The most vulnerable people in the UK population should be vaccinated by Easter, unless authorities “screw up" the nationwide distribution of doses, a scientific advisor to No 10 has said.
Sir John Bell, a member of the government’s Scientific Advisory Group for Emergencies (Sage), said there was a "70 to 80 per cent chance" that coverage of the elderly and other at-risk groups could be achieved by spring.
“That's provided they don't screw up the distribution of the vaccine,” Sir John told a health and social care committee on Tuesday.
Sir John, who is also regius professor of medicine at Oxford University, was asked by MPs to explain his optimistic assessment.
He said that the high efficacy rate of the Pfizer vaccine, which is still being tested on volunteers and has yet to be approved, indicated that other candidates in development would also work in preventing Covid-19 among infected individuals.
“There are some more things we need to do,” he said. "We've got to get regulatory approval, we've got to get more material manufactured, have to get it distributed. It'll be hard to distribute as it has to be distributed at -80C, which will be complicated.
"But it also signals that many of the other vaccines that are at the same immunogenicity are likely also to be efficacious. I wouldn’t be surprised if we hit the New Year with two or three vaccines, all of which could be distributed.
“That's why I’m quite optimistic of getting enough vaccinations done in the first quarter of next year that by spring things will start to look much more normal than they do now.”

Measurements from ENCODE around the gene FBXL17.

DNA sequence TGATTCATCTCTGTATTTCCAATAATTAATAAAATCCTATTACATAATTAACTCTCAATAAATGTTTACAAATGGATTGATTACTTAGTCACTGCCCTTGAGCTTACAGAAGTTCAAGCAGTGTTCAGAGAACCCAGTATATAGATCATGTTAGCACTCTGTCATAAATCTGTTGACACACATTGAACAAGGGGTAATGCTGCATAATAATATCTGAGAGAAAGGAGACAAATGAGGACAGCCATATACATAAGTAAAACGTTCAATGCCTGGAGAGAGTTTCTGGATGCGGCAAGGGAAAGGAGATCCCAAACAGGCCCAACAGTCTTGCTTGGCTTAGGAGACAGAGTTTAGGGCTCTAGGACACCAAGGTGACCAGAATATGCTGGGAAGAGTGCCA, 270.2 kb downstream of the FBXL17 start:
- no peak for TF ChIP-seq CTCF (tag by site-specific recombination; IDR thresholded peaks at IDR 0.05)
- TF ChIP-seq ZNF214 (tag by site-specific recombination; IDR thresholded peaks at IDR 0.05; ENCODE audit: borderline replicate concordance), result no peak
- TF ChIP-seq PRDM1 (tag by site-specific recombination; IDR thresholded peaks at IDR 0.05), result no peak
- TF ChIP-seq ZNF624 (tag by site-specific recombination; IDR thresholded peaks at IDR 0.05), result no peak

Pfizer and its German partner BioNTrech announced yesterday that their coronavirus vaccine appears to be 90 per cent effective, pending further analysis and regulatory assessment.
Sir John hailed the development as a “massive step forward” in the fight against Covid-19, saying it was never a given that a successful vaccine would be produced.
“I think this journey to a vaccine has been a long journey,” he said. "I think there's a risk that people will underestimate the importance of the announcement made yesterday — and that is the big challenge here was to find a vaccine that actually had efficacy against this virus.
“There are many pathogens for which we have looked for decades and not found a vaccine that works. Malaria we haven’t got a vaccine, HIV we haven’t got a vaccine. I think everyone has taken it as a given somebody will produce a vaccine — not true.”
The UK government has ordered 40 million doses of the Pfizer vaccine, 10 million of which are due to be delivered by the end of the year if approval is granted, Downing Street said.
Protection is achieved 28 days after the initiation of the vaccination, which consists of two doses, meaning up to five million people in the UK could be inoculated over the winter period.
Before the vaccine is distributed, it must be first be assessed by the regulatory body — the MHRA — which has already launched a rolling review of all existing data in a bid to speed up approval.
If and when the green light is given, care home residents and staff will be the first to get a Covid-19 vaccine, according to Government advice published in late September. Everyone over the age of 80 and NHS staff will be second in line.
Earlier in the day, health secretary Matt Hancock said many steps needed to be taken before the vaccine is rolled out and urged people needed to “keep their resolve” during the current coronavirus restrictions.
Asked about the deployment of a potential vaccine, he told Sky News: "I've asked the NHS who are supported by the armed services in this — but the NHS very much leading this effort for deploying the vaccine — I've asked them to be ready from the start of December.
"Of course, there are many hurdles that still need to be gone over and we haven't seen the full safety data, and obviously that is critical,” he added.
“We won't deploy a vaccine unless we can be confident in its clinical safety, but we also do need to be ready should a vaccine be licensed and get through all those hurdles and be ready to roll it out."
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